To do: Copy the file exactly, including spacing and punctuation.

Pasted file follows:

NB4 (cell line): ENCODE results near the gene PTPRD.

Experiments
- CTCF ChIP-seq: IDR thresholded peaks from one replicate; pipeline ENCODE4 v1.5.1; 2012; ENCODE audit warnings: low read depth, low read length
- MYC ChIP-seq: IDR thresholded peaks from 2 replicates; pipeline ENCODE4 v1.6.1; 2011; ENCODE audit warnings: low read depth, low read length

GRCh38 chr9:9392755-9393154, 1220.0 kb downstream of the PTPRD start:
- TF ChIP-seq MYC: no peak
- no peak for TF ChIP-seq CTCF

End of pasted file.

NB4 (cell line): ENCODE results near the gene PTPRD.

Experiments
- CTCF ChIP-seq: IDR thresholded peaks from one replicate; pipeline ENCODE4 v1.5.1; 2012; ENCODE audit warnings: low read depth, low read length
- MYC ChIP-seq: IDR thresholded peaks from 2 replicates; pipeline ENCODE4 v1.6.1; 2011; ENCODE audit warnings: low read depth, low read length

GRCh38 chr9:9392755-9393154, 1220.0 kb downstream of the PTPRD start:
- TF ChIP-seq MYC: no peak
- no peak for TF ChIP-seq CTCF